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U.S. ties all-time world championships medal record

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The U.S. ran away with the medal lead at the world track and field world championships, claiming 30 total medals. Kenya finished a distant second with 11 total medals.

U.S. athletes earned 10 gold medals in London. No other country earned more than five golds.

It was the best-ever performance for the U.S. at worlds. The previous U.S. record was 26 total medals, set in 1991, 2007 and 2011.

30 medals matched East Germany’s record from 1987 for the most total medals at a single world championship.

The U.S. has earned the most total medals at 12 of 16 editions of worlds, and at every edition of the biennial completion since 2005.

U.S. sprinter Allyson Felix, who earned three medals in London, now has the most career world championship medals.

Usain Bolt and Felix both entered the competition with 13 career world championship medals, one shy of the record held by retired Jamaican sprinter Merlene Ottey.

Bolt claimed his 14th medal by finishing third in the 100m at what is expected to be his final world championships.

Felix now has 16 career medals. She was the bronze medalist in the 400m, which was won by fellow American Phyllis Francis. She also earned relay medals in the 4x100m and 4x400m.

Unlike Bolt, the 31-year-old Felix is not done yet. She reiterated to The New York Times that she intends on racing through the 2020 Tokyo Olympics, meaning she could compete at worlds in 2019 in Doha, Qatar.

Medal table at track and field world championships

2017: U.S. (30 total medals)
2015: U.S. (18)
2013: U.S. (25)
2011: U.S. (26)
2009: U.S. (22)
2007: U.S. (26)
2005: U.S. (25)
2003: Russia (20)
2001: Russia (18)
1999: U.S. (17)
1997: U.S. (17)
1995: U.S. (19)
1993: U.S. (25)
1991: Soviet Union (29)
1987: East Germany (30)
1983: U.S. (24)

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MORE: Usain Bolt falls with injury, loses final career race at worlds (video)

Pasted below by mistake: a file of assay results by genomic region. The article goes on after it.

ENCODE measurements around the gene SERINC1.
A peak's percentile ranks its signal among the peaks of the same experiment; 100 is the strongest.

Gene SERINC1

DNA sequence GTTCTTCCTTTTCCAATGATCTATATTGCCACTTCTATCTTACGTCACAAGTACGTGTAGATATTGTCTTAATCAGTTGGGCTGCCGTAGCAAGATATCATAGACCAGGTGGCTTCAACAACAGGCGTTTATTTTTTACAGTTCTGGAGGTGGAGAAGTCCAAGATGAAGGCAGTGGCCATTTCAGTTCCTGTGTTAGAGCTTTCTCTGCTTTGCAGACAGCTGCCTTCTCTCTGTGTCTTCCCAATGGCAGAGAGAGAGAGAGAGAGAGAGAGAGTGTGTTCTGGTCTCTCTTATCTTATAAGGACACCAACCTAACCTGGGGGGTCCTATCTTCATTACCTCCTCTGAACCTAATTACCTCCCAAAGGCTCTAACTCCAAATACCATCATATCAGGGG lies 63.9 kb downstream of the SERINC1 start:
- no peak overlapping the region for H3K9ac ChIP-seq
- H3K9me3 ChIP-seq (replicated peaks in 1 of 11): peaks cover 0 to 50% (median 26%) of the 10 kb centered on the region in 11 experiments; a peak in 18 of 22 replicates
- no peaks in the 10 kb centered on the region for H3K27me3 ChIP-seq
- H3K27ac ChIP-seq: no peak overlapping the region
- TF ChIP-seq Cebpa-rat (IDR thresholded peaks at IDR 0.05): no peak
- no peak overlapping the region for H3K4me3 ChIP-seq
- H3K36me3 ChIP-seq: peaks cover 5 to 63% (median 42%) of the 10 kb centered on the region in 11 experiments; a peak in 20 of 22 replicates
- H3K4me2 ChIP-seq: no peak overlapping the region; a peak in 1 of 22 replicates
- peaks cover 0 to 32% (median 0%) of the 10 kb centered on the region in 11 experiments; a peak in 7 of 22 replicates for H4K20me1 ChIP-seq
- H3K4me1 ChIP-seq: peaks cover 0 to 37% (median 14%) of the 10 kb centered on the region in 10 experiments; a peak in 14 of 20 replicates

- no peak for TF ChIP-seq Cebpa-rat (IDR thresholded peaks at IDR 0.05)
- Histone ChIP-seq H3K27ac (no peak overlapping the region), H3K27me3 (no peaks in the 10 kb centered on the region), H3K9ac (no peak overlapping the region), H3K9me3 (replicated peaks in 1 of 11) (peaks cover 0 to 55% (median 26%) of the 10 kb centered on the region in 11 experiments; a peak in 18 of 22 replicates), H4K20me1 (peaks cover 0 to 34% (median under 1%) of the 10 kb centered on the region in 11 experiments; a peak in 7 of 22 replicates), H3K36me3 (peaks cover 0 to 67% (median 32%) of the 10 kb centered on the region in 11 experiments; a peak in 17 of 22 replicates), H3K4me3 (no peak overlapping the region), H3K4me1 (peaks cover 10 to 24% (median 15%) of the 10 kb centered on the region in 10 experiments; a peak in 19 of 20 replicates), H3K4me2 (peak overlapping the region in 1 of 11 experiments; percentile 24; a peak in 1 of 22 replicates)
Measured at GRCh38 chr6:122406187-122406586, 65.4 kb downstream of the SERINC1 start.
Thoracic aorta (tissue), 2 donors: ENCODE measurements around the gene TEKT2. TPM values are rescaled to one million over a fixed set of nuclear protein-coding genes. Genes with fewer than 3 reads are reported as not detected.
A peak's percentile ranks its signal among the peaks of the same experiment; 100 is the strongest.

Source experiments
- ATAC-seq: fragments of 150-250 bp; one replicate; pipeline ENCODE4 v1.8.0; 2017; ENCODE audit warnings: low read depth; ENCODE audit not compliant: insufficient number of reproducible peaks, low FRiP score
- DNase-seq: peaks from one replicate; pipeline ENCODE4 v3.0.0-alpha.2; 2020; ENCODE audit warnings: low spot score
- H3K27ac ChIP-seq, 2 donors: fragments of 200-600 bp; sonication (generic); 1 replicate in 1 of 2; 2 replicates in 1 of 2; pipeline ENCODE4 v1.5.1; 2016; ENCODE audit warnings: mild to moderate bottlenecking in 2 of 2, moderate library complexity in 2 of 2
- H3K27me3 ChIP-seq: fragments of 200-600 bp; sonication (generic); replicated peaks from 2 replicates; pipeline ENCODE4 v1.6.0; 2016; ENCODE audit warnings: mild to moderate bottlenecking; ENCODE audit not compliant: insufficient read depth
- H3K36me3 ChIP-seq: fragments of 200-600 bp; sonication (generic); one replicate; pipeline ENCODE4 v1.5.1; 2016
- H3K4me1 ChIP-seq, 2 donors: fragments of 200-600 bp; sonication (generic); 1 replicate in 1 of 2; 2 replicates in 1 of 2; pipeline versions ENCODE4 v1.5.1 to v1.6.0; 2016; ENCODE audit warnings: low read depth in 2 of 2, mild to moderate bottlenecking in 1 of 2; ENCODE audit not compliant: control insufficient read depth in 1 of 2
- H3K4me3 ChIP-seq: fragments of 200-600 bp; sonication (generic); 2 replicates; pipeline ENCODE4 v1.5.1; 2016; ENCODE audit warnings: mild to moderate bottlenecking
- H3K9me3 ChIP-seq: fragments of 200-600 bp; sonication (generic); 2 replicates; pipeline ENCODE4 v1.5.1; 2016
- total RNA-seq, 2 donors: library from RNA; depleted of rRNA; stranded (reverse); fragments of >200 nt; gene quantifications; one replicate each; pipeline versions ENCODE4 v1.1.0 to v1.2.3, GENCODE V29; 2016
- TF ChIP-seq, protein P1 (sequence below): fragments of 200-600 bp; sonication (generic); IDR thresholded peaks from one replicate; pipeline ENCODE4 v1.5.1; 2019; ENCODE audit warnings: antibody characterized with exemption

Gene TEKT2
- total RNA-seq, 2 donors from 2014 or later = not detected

Gregorio Paltrinieri swims second-fastest 1500m freestyle in history

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Olympic champion Gregorio Paltrinieri swam the second-fastest 1500m freestyle in history, clocking 14:33.10 in his native Italy on Thursday.

Paltrinieri, 25, missed Chinese Sun Yang‘s world record from the 2012 Olympics by 2.08 seconds.

The Italian now owns the second- and third-fastest times in history, including his 14:34.10 from the 2016 European Championships, also held at the 2012 Olympic pool in London.

Paltrinieri is a versatile distance swimmer. At last year’s world championships, he finished sixth in the open-water 10km to qualify for the Olympics, then won the 800m free in the pool in a European record time and finished with 1500m bronze, just missing a third straight world title in that event.

German Florian Wellbrock won the 1500m in 14:36.54 at worlds, with Paltrinieri finishing 2.21 seconds back.

Sun, 28, was in February banned eight years stemming from destroying a drug-test sample with a hammer in September 2018. Sun, who focused more on the 200m and 400m frees in recent years, did not race the 1500m at the 2017 or 2019 Worlds.

Top-level swim meets in the U.S. are scheduled to resume in November with the Tyr Pro Series.

MORE: Michael Phelps qualifies for first Olympics at age 15

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Bianca Andreescu to miss U.S. Open

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Bianca Andreescu withdrew from the U.S. Open, citing “unforeseen challenges, including the Covid pandemic” compromising her ability to prepare to defend her Grand Slam title.

“I have taken this step in order to focus on my match fitness and ensure that I return ready to play at my highest level,” Andreescu, a 20-year-old Canadian, posted on social media. “The US Open victory last year has been the high point of my career thus far and I will miss not being there. However, I realize that the unforeseen challenges, including the Covid pandemic, have compromised my ability to prepare and compete to the degree necessary to play at my highest level.”

Andreescu’s absence means the U.S. Open, the first Grand Slam tournament since tennis resumed amid the coronavirus pandemic, will be without both 2019 male and female singles champions.

Rafael Nadal previously announced he would not defend his title, saying he would rather not travel given the global situation. Roger Federer is also out after knee surgery. Women’s No. 1 Ash Barty didn’t enter, either, citing travel concerns.

Last year, Andreescu made her U.S. Open title run as the 15th seed, sweeping Serena Williams in the final. Ranked 208th a year earlier, she became the first player born in the 2000s to win a Slam and the first teen Slam winner since Maria Sharapova at the 2006 U.S. Open.

Andreescu then missed the Australian Open in January due to rehab from a knee injury that forced her to retire during a match at the WTA Finals on Oct. 30. She also missed the French Open and Wimbledon in 2019 following a rotator cuff tear.

MORE: Serena Williams, reclusive amid pandemic, returns to tennis competition

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